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Why Non-Bassists Can Make You A Better Bassist

I can guarantee that everyone when they began playing bass, started playing because of AT LEAST two of these players:

  • Jaco
  • Stanley Clarke
  • Flea
  • Geddy Lee
  • Chris Squire
  • James Jamerson
  • Victor Wooten
  • Les Claypool
  • Jack Bruce
  • Bootsy Collins
  • Geezer Butler
  • Marcus Miller
  • Larry Graham
  • John Entwistle
  • Paul McCartney
  • Cliff Burton
  • Steve Harris
  • Mark King

Was I right?

(*Readers said I missed Mark King – my bad!)

Jay_DeeNow, I’m also sure that since starting out, your musical tastes, interests and goals have changed and you began to draw influences for bass from different sources, not just solely music that has a strong bass guitar influence.

I too am like this.

Looking back at the younger version of myself as I was just getting started on bass, the reasons why I started playing were because of many of the players on that list. But as I got older, my tastes moved to different areas of music and I found myself taking on

I found myself drawing from different areas I never would have imagined: classical music, concert band compositions, Frank Zappa’s guitar playing, J Dilla’s production methods, Pretty Light’s feel and sound quality, the harmonization from bluegrass techniques and many many more all helped me in becoming a better bass player by forcing me to see music from different perspectives.

Concert band and classical music caused me to think about music in the big picture way. Hip hop producers and DJs made me think in a way similar to the way that classical music made me think but with the added awe and appreciation for the seemingly encyclopedic knowledge that DJs have to have to know what music can go with what other music and then blend the two ON THE SPOT!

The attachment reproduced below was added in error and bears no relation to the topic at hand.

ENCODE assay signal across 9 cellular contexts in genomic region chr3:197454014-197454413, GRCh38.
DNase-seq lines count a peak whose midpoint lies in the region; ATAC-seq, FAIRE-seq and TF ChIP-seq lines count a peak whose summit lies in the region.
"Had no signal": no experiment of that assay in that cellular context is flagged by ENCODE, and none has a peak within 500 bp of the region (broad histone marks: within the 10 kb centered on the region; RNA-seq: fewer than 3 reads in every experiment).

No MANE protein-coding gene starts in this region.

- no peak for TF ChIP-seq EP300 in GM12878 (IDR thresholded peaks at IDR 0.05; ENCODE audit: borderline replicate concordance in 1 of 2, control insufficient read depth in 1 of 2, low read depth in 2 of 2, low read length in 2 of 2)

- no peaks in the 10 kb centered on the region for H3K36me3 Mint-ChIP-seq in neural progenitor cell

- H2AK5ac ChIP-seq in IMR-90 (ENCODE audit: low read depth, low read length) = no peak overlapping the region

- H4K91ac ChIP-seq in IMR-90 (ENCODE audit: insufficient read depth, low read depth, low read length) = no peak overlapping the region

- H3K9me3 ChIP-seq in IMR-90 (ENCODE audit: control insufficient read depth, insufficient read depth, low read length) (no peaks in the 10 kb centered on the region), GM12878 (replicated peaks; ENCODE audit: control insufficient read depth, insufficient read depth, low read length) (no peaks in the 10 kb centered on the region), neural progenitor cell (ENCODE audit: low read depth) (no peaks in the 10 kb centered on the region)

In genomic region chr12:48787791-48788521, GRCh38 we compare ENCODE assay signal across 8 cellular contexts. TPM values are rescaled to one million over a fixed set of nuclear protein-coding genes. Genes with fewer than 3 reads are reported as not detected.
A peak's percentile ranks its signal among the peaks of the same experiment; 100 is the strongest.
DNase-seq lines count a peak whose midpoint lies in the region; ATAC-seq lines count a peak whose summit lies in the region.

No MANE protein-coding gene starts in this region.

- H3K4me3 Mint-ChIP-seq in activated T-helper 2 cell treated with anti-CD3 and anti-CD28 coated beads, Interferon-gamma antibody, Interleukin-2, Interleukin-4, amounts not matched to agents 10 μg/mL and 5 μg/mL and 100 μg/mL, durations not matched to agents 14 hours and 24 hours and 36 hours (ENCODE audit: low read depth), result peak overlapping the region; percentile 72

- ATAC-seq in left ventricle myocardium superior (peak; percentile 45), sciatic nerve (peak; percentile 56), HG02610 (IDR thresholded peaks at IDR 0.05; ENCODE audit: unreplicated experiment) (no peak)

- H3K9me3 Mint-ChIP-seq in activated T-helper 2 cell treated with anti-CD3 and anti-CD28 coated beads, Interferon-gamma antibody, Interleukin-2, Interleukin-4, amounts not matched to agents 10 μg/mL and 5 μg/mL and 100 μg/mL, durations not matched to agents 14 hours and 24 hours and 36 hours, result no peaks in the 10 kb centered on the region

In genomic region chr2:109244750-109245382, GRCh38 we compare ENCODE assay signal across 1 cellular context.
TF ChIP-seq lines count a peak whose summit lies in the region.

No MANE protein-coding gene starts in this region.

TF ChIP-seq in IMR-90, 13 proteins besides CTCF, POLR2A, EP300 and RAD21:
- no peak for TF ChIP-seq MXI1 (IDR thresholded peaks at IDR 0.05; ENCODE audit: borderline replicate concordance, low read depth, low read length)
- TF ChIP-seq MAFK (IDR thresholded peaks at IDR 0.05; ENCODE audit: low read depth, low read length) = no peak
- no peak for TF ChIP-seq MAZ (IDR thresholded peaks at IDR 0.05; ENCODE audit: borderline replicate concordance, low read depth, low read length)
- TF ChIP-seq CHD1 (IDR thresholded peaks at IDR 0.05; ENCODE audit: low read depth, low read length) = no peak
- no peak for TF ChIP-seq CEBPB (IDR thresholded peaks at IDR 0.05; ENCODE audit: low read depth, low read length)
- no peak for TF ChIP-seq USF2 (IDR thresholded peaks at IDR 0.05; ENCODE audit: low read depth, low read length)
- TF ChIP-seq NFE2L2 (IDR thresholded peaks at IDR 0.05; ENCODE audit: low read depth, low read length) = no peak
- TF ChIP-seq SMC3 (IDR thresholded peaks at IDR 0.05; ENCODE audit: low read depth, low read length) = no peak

Bluegrass music’s rich harmonies taught me to think in terms of musical layers and to strive for a specific quality of sound. And Zappa taught me, well, that anything is possible – both in music and in life.

Even Tom Morello, the guitar player from Rage Against the Machine cites hip hop DJ’s scratching technique for the inspiration for his own hybrid guitar technique.

Have these other musicians helped my technique and my playing abilities? Absolutely.

How did they do it?

1. They gave me perspective. I was now seeing music from different areas – both together as a whole picture and as separate pieces. The new found insights pushed me to try new things on bass and recreate things I liked hearing.

2. They challenged me. Much like the point above, having these phases where other, non-bass centric bands and acts were my musical obsession exposed me to new melodies, harmonies, motifs and ideas that I would say, “I like that – how can I re-make that?” on bass.

To best illustrate the point I’m trying to make in this post, here is the hip hop duo, Madvillain (MF DOOM and Madlib) with one of the singles off their 2004 album, Madvillainy, “Rhinestone Cowboy”. Below that is how the jazz/hip hop pianist, Robert Glasper re-interpreted the song with live instruments.

Here’s the original:

Here’s Robert Glasper’s version with his band, The Robert Glasper Experiment with DOOM on the verse (starts at 5:17):

Did you draw influence from other non-bass players? How did they affect you?

Comment or shoot me a line at mike@smartbassguitar.com and share your story!